Climate Corner: Economics, energy and employment
Jan 22, 2022
There are certain demographic and economic trends that have been evident for decades in this region of Appalachia and that can be addressed given the opportunities presented by the investment of federal funds now available. Included in these problems are:
* The continued inexorable pattern of population decline and aging (due to many young people leaving the area)
* Relative to the U.S., the region’s high poverty rate, high unemployment, and low wages
* Corporations headquartered elsewhere, draining wealth from the region
* Coal companies having left their mark
* The region’s high opioid abuse and addiction problems
* Limited broadband access in rural parts of the county.
People in the Mid-Ohio Valley have accepted on faith that the oil and gas industry contributes to the health of the economy in the region. For many years there has been an unfulfilled promise that fossil fuels, particularly shale gas, would enhance the economy of the region and provide jobs. Hydraulic fracturing of natural gas has established well pads, pipelines, processing facilities, and other infrastructure. According to a study by the Ohio River Valley Institute (2021), the shale gas region comprises about 22 counties in Pennsylvania, Ohio, and West Virginia; these counties produce about 90% of the gas of the region yet the region trails the nation on key measures of economic prosperity. For example, jobs increased by just 1.6% in the region compared to 8% nationally; the region lost approximately 37,000 residents, while the U.S population grew by 18% in the past decade. Little of the profit from oil and gas has entered the local economy; trained workers and service providers are generally from outside the area. Royalties for local families with mineral rights have declined with lower natural gas prices. The oil and gas industry is capital intensive, not labor intensive, and the revenue from local natural resources is not returning to the Mid-Ohio Valley. Oil and gas companies should at least be contributing to the local economy through severance taxes, impact fees, and other revenue-generating opportunities that will stay here, benefiting our region.
The fossil-fuel industry has enjoyed a myriad of federal subsidies, which has given it an unfair advantage in the energy market. Evangelical climate scientist, Dr Katherine Hayhoe, in her recent book, “Saving Us,” has written that these subsidies amount to $600 billion per year and include tax breaks, direct production subsidies, and leases on public lands that are far below market rates. It is time for the federal government to support renewable energy, which is safer, better for the environment, and more supportive of sustainable job growth and economic development than fossil fuels.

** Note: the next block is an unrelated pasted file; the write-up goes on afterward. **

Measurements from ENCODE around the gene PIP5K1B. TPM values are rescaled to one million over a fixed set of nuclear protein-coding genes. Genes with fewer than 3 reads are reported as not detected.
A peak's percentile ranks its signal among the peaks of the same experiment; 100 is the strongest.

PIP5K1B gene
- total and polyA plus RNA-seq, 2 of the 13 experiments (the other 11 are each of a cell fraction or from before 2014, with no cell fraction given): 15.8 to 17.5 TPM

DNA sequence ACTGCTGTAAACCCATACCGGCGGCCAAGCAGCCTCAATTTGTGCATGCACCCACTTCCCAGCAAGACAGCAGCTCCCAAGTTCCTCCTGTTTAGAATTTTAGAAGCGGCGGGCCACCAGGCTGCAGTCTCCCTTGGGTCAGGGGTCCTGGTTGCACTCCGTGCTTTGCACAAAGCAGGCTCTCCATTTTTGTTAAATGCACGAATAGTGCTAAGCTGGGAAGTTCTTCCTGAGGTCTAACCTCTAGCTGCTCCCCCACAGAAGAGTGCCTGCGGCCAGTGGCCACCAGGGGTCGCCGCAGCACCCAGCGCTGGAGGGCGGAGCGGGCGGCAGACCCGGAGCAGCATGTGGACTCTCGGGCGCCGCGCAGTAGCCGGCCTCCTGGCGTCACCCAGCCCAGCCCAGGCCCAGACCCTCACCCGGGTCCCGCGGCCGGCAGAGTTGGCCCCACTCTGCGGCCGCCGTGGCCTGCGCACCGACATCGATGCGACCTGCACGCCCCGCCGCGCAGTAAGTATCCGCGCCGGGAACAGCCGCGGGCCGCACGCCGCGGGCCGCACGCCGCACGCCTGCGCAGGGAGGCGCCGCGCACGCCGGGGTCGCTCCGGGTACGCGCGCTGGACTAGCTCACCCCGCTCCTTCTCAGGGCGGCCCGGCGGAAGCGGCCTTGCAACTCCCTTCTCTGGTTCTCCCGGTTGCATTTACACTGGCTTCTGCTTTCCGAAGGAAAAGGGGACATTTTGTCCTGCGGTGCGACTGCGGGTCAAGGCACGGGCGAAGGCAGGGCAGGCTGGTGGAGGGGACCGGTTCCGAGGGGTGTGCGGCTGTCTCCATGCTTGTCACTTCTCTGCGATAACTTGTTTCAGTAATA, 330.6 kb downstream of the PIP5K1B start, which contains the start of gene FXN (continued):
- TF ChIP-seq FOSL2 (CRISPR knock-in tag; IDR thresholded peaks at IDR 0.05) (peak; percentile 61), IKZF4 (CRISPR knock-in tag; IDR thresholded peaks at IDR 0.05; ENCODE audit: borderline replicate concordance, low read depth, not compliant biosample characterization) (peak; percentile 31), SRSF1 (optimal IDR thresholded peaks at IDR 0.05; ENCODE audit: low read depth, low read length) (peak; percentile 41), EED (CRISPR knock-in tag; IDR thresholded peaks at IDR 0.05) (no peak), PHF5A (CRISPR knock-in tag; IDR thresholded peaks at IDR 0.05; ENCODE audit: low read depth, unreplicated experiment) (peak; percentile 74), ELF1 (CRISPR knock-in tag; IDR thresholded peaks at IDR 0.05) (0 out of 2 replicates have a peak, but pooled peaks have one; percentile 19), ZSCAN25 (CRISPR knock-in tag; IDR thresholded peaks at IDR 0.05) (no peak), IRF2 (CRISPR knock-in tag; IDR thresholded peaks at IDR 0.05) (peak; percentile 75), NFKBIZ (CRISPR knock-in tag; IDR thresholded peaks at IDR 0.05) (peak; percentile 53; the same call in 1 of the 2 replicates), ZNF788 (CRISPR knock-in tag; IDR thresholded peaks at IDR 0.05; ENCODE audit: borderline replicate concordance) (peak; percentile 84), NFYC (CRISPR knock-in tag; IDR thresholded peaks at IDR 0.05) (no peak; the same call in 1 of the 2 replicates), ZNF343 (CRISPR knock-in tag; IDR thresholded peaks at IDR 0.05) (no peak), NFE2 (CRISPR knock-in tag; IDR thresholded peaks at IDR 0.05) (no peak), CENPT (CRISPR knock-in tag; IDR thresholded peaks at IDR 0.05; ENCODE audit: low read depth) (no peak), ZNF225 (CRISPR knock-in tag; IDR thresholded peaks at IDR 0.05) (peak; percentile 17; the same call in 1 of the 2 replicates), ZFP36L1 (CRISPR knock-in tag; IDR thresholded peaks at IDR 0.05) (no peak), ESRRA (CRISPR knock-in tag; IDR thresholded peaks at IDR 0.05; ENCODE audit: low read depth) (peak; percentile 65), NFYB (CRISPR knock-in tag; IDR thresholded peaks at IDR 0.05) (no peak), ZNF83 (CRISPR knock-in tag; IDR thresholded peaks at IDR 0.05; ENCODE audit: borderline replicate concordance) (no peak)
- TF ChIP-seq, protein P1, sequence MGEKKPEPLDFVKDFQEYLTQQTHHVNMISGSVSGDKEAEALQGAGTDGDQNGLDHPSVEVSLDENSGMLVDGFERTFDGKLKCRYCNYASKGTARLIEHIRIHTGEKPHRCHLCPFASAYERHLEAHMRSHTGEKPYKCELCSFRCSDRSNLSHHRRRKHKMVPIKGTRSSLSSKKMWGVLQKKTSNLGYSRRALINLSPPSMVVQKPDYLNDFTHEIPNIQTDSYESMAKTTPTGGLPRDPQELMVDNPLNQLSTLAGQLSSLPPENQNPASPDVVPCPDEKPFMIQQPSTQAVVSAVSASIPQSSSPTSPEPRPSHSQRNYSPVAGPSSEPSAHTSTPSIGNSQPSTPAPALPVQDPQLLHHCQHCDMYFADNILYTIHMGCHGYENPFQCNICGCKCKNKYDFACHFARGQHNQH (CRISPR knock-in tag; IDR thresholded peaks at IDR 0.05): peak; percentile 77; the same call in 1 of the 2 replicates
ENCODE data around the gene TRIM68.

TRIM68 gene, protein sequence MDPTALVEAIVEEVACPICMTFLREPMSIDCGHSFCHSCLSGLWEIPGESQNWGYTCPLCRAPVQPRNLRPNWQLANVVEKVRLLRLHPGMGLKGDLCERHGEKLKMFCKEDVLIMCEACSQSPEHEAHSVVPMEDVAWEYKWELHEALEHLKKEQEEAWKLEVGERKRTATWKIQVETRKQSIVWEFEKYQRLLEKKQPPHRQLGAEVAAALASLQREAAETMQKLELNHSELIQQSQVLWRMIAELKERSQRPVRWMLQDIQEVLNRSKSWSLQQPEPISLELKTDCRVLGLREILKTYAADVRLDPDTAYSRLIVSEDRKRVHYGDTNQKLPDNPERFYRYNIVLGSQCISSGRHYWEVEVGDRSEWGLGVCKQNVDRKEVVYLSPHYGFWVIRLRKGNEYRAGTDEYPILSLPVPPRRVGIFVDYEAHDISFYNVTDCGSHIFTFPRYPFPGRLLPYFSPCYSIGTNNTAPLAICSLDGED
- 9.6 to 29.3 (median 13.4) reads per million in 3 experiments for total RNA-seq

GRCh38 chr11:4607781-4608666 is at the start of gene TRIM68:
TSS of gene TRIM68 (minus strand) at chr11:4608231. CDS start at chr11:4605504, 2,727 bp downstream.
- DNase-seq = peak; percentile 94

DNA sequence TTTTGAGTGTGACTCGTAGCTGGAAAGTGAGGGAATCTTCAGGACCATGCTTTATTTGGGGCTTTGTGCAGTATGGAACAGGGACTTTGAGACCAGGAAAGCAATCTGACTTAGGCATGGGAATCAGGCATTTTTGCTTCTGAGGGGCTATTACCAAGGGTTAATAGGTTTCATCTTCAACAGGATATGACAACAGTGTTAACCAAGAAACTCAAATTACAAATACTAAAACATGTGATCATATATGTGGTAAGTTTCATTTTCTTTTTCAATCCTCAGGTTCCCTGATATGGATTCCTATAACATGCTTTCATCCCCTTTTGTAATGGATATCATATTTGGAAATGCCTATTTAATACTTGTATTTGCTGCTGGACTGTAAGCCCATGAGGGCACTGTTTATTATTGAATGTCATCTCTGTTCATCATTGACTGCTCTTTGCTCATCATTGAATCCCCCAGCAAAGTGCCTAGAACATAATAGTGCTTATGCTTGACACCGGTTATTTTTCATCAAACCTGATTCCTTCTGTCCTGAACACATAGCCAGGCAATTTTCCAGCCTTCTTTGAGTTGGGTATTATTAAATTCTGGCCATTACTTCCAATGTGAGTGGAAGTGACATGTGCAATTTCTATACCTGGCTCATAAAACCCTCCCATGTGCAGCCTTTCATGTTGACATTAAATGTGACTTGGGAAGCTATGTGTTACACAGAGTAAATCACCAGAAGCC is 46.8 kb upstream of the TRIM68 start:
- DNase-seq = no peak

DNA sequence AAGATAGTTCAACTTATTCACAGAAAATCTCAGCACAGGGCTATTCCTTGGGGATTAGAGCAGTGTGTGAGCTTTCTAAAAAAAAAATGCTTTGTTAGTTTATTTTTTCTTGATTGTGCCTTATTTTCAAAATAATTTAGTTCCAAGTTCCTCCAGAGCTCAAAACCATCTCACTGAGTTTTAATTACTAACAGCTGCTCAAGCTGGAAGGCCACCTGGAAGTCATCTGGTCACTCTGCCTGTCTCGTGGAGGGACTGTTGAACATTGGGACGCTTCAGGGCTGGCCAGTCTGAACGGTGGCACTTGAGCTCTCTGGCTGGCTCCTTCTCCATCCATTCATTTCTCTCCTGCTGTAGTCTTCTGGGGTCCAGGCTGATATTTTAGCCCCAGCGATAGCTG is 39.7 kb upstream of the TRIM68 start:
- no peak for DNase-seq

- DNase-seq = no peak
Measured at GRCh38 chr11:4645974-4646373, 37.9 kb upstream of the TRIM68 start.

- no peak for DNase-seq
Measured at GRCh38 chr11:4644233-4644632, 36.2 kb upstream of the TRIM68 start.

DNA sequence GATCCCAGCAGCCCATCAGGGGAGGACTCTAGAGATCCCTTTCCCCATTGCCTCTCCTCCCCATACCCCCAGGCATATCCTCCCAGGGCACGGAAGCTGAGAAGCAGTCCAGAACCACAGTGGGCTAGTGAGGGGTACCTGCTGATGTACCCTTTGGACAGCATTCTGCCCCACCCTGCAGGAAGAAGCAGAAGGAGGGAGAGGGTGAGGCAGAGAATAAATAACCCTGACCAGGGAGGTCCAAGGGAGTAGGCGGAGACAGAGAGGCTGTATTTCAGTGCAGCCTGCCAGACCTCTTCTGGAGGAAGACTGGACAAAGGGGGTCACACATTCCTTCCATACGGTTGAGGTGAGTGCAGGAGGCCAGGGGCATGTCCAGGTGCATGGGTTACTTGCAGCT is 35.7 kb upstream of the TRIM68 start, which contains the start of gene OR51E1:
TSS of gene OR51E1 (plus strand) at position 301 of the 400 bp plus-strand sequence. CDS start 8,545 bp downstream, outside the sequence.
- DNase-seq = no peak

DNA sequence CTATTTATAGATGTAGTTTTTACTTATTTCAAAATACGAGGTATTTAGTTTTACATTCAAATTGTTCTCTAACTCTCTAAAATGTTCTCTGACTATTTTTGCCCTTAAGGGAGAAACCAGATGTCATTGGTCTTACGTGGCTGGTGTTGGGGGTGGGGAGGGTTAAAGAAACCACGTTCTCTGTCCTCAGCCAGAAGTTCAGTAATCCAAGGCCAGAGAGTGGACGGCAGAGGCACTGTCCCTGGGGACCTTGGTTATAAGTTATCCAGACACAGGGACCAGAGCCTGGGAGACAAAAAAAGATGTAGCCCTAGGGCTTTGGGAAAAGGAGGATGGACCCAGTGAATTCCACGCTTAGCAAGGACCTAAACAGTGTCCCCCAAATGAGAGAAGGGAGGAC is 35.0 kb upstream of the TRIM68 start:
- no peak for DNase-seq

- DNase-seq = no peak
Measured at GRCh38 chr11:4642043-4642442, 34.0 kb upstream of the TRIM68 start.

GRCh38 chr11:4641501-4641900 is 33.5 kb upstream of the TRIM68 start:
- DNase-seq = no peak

Many individuals and organizations have seen the handwriting on the wall and are divesting their interests in fossil fuels. Dr. Hayhoe, has cited these facts related to divestment: over 1,300 organizations and 60,000 individuals representing about $14 trillion of assets have made the decision to divest in fossil fuels. These organizations include pension funds and insurance companies, which are reluctant to support an industry that is the direct cause of global warming and extreme weather that results in damage and loss claims in the billions. Banks and investment companies are joining this movement; Goldman Sachs announced recently that it is no longer going to invest in Arctic oil exploration.
An alternative to continued reliance on the oil and gas industry for economic development is to reimagine this region and seek growth opportunities of the 21st Century. A study by UMass-Amherst has reported that good jobs in renewable energy could employ 250,000 in the region in the next 10 years! These opportunities are numerous and include the following:
* Repairing the damage done by extractive industries, e.g., plugging orphaned oil and gas wells, repairing leaks, repairing dams and levies
* Modernizing the electric grid
* Developing new locally based manufacturing of solar-panel and wind-turbine parts
* Expanding manufacturing with energy-efficient facilities, e.g., repurposing coal-fired power plants
* Building sustainable transportation, e.g., railways and electric vehicle infrastructure
* Re-establishing the Civilian Conservation Corps (first created by FDR in the 1930s) for projects that might include carbon farming, and expanding forests and wetlands, which could in turn create job opportunities for recovering opioid addicts.
The American Rescue Plan and the Bipartisan Infrastructure Deal (Infrastructure Investment and Jobs Act), which have both been passed by Congress can provide resources for this re-imagining of Appalachia–if local officials will make the asks. The Build Back Better plan, if it is finally passed in some different form from its current version or in separated packages, can provide even more resources for this purpose.
There are 21,000 fewer jobs in the fossil fuel industry –half need re-training and re-employment. These are challenges that can be addressed by educational institutions and employee-training programs in the region.
George Banziger, Ph..D., was a faculty member at Marietta College and an academic dean at three other colleges. Now retired, he is a volunteer for the Mid-Ohio Valley Interfaith, and Harvest of Hope. He is a member of the Green Sanctuary Committee of the First Unitarian Universalist Society of Marietta, Citizens Climate Lobby, and of the Mid-Ohio Valley Climate Action team.